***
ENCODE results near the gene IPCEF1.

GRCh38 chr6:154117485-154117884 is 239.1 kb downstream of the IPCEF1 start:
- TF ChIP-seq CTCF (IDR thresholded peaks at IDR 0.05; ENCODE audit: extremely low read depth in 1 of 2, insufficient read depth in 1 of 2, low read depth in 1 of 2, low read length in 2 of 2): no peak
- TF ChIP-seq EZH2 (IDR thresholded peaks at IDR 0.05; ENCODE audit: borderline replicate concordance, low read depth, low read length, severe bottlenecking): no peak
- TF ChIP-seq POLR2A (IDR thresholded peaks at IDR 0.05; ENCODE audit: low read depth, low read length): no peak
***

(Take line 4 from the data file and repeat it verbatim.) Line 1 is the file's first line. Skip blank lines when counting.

- TF ChIP-seq EZH2 (IDR thresholded peaks at IDR 0.05; ENCODE audit: borderline replicate concordance, low read depth, low read length, severe bottlenecking): no peak